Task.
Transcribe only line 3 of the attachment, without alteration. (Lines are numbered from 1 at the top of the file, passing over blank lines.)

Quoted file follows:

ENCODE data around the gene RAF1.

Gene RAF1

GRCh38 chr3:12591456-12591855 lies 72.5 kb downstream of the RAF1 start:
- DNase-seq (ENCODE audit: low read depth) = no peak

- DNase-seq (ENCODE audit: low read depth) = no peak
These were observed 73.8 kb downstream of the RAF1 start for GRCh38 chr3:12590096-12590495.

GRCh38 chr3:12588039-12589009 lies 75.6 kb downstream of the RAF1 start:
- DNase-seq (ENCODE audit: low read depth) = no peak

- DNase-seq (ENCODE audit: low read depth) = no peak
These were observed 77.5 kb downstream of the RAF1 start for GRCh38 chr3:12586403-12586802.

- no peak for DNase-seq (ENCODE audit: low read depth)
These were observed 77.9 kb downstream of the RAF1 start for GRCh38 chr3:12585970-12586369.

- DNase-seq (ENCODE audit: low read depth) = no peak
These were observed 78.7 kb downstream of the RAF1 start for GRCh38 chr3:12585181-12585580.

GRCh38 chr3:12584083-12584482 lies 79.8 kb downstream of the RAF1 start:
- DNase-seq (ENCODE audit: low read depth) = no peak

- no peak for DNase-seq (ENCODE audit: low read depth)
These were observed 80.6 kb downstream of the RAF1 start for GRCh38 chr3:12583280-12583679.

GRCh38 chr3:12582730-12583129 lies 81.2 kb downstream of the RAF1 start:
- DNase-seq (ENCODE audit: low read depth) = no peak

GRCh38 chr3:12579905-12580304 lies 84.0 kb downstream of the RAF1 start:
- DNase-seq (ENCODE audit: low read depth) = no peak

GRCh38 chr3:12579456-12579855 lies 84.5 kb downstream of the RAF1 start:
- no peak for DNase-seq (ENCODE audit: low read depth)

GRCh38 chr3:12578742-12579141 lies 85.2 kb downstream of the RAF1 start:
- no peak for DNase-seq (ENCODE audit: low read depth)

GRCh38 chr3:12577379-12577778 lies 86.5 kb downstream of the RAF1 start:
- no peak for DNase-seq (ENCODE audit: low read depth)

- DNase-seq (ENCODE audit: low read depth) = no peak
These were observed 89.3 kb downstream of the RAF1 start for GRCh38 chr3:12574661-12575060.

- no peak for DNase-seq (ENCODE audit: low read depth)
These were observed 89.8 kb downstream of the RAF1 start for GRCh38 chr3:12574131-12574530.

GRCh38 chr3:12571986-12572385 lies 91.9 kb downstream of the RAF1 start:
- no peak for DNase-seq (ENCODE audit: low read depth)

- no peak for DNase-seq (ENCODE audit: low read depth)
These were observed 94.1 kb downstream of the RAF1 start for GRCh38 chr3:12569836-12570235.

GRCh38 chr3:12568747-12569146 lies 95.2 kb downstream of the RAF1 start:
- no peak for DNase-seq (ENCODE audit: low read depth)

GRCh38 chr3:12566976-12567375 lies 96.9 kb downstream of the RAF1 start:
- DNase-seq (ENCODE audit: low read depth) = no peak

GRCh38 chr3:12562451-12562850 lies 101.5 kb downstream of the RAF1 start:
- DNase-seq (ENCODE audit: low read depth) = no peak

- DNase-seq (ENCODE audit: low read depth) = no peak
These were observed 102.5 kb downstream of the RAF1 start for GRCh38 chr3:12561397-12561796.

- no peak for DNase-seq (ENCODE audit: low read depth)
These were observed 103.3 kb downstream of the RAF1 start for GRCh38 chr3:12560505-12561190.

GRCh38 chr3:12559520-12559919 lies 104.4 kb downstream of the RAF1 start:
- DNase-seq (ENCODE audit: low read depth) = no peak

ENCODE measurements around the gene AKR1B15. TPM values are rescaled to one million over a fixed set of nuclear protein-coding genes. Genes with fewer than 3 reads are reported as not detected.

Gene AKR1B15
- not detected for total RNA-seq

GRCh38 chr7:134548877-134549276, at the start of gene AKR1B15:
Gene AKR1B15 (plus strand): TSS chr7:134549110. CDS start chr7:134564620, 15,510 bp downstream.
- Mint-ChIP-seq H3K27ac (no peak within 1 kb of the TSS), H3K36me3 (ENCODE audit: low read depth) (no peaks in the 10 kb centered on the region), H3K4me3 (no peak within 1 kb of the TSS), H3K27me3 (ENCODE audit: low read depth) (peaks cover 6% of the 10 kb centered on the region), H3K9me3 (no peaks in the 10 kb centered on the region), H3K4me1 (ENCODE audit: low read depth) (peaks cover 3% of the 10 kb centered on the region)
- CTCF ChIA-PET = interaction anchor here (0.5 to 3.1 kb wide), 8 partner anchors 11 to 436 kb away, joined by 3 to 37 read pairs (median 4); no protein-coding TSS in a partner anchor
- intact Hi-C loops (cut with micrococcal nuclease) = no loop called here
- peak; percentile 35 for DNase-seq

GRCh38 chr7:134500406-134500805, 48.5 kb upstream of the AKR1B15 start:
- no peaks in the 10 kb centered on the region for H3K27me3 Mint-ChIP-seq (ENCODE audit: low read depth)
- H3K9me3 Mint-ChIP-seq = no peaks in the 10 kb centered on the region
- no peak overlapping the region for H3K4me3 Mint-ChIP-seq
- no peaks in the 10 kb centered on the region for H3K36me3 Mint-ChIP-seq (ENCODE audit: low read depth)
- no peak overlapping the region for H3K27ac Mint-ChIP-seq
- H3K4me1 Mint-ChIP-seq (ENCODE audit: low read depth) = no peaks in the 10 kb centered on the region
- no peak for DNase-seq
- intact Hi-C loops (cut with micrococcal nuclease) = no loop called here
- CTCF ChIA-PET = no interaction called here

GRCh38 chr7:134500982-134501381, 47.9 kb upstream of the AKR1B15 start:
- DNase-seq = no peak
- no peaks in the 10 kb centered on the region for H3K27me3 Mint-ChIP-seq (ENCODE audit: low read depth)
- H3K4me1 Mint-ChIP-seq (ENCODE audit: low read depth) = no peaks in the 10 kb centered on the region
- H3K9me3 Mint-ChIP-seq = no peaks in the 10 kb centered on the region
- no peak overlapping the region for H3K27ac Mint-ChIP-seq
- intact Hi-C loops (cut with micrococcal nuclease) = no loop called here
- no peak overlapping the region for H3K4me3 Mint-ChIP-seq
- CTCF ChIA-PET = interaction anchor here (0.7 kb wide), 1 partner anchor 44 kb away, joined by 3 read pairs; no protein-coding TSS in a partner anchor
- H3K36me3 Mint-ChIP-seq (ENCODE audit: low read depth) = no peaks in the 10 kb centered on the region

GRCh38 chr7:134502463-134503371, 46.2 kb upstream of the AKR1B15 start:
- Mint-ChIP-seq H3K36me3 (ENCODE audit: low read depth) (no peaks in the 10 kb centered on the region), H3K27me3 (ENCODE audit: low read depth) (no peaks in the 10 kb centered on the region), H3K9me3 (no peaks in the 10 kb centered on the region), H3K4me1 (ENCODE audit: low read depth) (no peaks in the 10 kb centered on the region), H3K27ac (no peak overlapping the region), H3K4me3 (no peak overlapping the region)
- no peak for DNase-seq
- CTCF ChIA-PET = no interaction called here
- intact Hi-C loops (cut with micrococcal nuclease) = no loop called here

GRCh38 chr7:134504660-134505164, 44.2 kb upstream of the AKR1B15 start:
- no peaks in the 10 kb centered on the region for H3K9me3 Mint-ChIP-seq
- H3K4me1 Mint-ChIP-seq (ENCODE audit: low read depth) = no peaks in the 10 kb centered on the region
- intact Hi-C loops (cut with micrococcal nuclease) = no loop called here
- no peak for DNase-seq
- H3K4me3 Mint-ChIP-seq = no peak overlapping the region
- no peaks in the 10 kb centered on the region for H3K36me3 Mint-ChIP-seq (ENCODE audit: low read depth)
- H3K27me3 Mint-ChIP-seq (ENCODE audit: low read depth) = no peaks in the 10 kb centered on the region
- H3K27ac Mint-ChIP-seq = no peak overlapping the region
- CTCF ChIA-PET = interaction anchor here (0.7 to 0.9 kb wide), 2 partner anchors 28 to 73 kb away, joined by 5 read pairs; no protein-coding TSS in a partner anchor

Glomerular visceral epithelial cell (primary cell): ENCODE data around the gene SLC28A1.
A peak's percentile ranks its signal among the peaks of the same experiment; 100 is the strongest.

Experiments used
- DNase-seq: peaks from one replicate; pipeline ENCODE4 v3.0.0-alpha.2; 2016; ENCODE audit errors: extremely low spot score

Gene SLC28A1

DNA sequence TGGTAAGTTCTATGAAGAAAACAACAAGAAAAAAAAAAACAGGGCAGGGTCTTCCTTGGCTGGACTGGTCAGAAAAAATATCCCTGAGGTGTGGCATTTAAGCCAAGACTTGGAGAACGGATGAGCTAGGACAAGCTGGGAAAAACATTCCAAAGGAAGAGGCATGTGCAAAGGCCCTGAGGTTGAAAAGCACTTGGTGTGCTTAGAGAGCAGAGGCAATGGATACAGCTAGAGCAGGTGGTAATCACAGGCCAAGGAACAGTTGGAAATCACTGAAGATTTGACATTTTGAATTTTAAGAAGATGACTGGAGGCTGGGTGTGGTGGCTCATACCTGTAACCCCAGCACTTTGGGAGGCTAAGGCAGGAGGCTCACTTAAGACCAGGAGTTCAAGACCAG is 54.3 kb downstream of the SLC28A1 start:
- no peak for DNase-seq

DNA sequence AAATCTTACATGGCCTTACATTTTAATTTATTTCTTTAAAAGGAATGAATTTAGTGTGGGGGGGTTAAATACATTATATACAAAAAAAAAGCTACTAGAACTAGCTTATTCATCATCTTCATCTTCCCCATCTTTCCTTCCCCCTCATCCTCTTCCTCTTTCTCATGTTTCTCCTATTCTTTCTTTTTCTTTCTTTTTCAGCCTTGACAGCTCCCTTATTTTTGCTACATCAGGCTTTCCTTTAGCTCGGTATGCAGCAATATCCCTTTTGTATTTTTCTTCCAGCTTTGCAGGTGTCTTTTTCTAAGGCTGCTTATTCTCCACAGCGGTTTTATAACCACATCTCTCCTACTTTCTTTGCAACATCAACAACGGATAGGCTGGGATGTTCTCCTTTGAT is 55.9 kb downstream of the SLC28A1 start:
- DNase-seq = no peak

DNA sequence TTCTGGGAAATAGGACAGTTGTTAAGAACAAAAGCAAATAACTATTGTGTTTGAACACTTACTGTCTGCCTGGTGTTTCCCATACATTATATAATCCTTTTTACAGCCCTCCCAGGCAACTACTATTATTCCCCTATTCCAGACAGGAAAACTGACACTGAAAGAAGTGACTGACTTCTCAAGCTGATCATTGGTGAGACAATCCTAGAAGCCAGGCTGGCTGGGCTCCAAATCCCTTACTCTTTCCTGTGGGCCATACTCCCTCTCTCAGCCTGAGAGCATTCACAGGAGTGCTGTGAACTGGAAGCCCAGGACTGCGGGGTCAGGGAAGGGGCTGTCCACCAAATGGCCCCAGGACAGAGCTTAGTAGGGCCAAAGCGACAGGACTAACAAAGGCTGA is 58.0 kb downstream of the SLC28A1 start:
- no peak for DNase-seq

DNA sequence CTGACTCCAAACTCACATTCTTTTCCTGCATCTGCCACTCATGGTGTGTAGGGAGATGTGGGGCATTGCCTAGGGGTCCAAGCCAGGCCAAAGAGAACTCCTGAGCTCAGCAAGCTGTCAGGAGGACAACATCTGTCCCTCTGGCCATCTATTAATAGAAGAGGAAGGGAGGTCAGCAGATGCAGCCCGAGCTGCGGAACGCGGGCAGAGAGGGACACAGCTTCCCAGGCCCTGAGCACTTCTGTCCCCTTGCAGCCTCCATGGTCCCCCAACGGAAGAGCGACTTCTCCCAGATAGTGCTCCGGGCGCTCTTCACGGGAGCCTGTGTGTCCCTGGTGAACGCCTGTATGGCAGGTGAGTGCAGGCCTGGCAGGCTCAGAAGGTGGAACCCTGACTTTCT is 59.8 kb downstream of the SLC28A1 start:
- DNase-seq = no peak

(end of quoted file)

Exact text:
GRCh38 chr3:12591456-12591855 lies 72.5 kb downstream of the RAF1 start: